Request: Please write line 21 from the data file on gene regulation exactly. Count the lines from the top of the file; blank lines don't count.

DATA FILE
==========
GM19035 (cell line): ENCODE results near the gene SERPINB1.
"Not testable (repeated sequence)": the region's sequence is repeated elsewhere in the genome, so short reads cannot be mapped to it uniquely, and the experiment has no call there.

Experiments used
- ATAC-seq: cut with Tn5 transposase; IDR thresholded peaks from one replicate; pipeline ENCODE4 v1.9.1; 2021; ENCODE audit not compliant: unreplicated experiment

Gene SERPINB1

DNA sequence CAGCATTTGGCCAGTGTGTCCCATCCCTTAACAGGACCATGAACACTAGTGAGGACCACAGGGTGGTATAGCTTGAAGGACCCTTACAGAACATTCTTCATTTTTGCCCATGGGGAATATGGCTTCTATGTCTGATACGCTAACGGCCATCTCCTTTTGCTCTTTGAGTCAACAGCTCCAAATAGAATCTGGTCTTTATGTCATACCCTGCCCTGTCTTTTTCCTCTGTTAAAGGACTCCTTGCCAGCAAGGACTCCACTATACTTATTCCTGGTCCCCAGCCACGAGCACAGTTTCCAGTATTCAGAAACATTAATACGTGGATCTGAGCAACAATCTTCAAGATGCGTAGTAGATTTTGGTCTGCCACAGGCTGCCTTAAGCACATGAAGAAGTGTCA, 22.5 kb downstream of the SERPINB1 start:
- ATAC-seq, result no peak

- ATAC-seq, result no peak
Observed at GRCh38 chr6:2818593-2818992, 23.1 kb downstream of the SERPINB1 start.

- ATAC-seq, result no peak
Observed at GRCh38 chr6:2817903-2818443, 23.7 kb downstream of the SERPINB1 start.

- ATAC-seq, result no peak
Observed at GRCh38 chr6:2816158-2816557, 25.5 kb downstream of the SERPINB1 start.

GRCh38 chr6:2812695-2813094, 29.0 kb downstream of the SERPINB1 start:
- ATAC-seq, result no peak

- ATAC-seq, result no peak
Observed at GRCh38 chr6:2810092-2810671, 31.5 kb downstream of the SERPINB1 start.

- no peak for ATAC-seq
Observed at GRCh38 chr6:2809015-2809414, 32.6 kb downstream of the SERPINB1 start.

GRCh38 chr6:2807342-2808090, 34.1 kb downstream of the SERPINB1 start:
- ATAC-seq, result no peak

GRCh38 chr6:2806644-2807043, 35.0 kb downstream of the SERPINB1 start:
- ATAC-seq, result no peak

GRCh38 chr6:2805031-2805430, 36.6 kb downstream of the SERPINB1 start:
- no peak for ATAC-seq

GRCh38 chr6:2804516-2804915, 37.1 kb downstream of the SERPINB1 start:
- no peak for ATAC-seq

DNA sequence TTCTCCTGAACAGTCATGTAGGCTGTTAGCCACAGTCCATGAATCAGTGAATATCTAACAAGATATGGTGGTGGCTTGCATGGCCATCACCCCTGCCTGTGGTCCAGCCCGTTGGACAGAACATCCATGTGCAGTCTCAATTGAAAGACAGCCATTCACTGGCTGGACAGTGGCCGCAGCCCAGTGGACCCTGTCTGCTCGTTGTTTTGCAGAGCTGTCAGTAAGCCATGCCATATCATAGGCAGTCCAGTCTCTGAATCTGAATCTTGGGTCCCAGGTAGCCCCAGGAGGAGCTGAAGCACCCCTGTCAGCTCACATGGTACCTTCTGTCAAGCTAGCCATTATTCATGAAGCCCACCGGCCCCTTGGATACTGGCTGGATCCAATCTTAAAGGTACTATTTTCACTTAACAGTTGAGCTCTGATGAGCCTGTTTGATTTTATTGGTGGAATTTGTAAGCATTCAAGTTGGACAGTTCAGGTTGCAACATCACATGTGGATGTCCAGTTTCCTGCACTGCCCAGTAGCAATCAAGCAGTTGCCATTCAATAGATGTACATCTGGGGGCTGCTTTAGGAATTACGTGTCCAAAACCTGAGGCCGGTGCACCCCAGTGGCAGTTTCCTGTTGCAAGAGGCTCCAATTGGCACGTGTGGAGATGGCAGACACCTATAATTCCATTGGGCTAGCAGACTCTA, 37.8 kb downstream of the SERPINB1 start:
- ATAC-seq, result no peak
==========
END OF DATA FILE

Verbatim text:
- ATAC-seq, result no peak